Thursday, September 8, 2016

Farmington Adobe 1944 - 1965

The Farmington adobe home and one acre was scouted out by Emma Bachman and bought by June Gardiner on June 18, 1943 for $1,600.  He bought it from Harold and Marvel Mayfield.  Marvel's father Albert Hess had lived there with his 15 children.

June and Elaine Gardiner sold it to Emma Bachman Scoll on July 6, 1946 for the same amount June and Elaine had bought the property.  This was 4 months after Kent was born.

Emma sold her orchard and adobe September 30, 1965.  In 2016 four homes sit on the land.

Buying the Farmington Orchard
Emma:  I stayed in Utah all summer. June had told me he would like to buy a place in Utah if I could find one for the money he had saved. I prayed about it and later asked Harold and Marvel Mayfield if they would sell us the acre and adobe house where Marvel's father Albert Hess and his wife and 15 children had lived. They sold it to us for $1600, and as soon as the tenants moved, I went there to live. I had a wonderful feeling of peace, as if Marvel's dead (the Hess family from Switzerland) and my dead had prayed for Harold and Marvel to let me live in that sacred place.  Edward Clark, Stake Patriarch, came up and my sister and I asked him to dedicate it. He dedicated it as a place of prayer, a place of learning and a place of refuge. He also blessed the land that the water would always flow freely. I only got an hour water turn but I have always got it watered except late in summer when water is low, it didn't go to end of rows.

James:  February 29, 1944  I have just returned from a trip to Farmington.  I hitched-hiked down and back.  To start with the most interesting part first, I’ll tell you I was delighted with our place.  I wish I could go there tomorrow and start fixing it up.  When I got the door unlocked and went in I was almost thrown back by surprise.  I expected to see a dingy interior, but to my surprise the front room was quite colorful with the new linoleum on the floor and nice paper on the wall.  The front room and bedroom which are original adobe are quite substantial and certainly good enough that with some fixing up, they will be a permanent part of our home. The granary, which I looked into, will make an ideal little workroom.  It’s quite substantial and even painted.  The ground is nice.  You’ll be surprised how big an acre is.  It will be very easy to irrigate with some changes in the present system.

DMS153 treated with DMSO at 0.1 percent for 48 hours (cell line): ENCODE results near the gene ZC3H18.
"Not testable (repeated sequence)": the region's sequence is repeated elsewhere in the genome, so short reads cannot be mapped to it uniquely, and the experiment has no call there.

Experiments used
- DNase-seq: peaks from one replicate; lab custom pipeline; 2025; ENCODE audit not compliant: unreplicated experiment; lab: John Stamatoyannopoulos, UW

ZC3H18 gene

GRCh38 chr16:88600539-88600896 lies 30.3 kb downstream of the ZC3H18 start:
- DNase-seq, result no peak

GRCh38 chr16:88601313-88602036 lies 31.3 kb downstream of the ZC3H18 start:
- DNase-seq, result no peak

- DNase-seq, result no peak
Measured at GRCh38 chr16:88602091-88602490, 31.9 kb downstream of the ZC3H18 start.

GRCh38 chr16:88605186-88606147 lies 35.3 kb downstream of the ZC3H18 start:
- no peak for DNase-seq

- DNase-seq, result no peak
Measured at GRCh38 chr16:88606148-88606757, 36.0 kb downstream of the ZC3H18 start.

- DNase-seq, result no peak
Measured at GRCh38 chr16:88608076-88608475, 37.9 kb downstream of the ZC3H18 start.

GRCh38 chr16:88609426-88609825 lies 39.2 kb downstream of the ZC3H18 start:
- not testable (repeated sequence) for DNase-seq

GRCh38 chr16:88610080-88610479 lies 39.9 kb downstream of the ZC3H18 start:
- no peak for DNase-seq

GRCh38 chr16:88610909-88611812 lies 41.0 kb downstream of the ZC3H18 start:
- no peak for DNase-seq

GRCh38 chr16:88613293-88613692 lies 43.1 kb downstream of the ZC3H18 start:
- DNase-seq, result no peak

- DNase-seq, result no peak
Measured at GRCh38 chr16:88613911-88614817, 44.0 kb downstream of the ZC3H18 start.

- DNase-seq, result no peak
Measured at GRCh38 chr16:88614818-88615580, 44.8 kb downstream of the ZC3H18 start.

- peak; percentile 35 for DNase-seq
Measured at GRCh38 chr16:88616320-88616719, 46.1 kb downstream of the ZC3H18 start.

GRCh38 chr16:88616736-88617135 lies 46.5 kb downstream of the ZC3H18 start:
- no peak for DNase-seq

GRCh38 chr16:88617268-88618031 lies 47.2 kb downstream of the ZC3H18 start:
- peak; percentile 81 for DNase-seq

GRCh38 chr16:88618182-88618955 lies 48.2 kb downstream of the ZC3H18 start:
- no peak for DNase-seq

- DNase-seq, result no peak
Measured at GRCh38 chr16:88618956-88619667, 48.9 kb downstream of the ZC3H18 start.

Elaine Sees the Adobe
Emma: May 23, 1944  Elaine had not seen the place she now owned in Farmington.  I doubt if she would have liked to live in the house as it was in winter.  She loved the orchard and in July she and I picked the cherries.  We sold the Royal Annes to Smith Cannery Co., 50 lugs at 10 cents a lb.  Brother Earl Spencer sold the dark cherries for us.  July 19th, we had a three day east wind which put all our Lamberts on the ground, but we picked them up and Brother Spencer got 10 cents a pound for them.  Elaine could climb the trees and was surely a good picker.  We also picked strawberries and raspberries for Mr. Engstrom.  Elaine got $300 for the cherries and had no expenses to pay out of it.  She put screens on the windows, tar paper on the kitchen roof and shingles on the other part of the roof where it leaked.  But the greatest thing she did was to go to the temple.  She looked beautiful in her wedding dress.  This was the happiest summer of my life to have Elaine to go to the temple with me.  Bertha went with us.

Emma Buys Adobe
Emma: 1948  Elaine and Kent came down in May.  I was so glad to see them once more.  Elaine was pregnant so she couldn't pick cherries.  June decided to buy a place in Providence.  I asked him to sell his place (Farmington) to me.  Audrey had given me $300 to buy a lot several years before, which I still had, also money I received for cherries the past two summers.  Audrey gave me $400 more and I paid June the same as he paid for the place.  (In the summer of 1946 James and Elaine bought their Providence home. They needed cash and sold it to Emma on July 6, 1946.)

Emma spent most summers at the Farmington home and orchard.  She picked and canned thousands of quarts of cherries, apricots and peaches.  She also dried apricots in the sun, packed them up and sent them to Elaine in California.

1940s EmmaAdobe

This photo is labeled as "House in Farmington 
1948" in Emma Scholl's handwriting:

1950s Emma at Farmington Adobe/orchard

1950s Emma on her acre in Farmington

This barn and a bull sat just below the adobe property.

Sandy, visiting the home she was born in, 1970

This water culvert sat in front of the adobe home, Farmington, UT, 1961

Emma's former property, 2016

Emma's former property, 2016


M, T, Th, Shanna
61 South Main, Farmington, UT 8 to 5.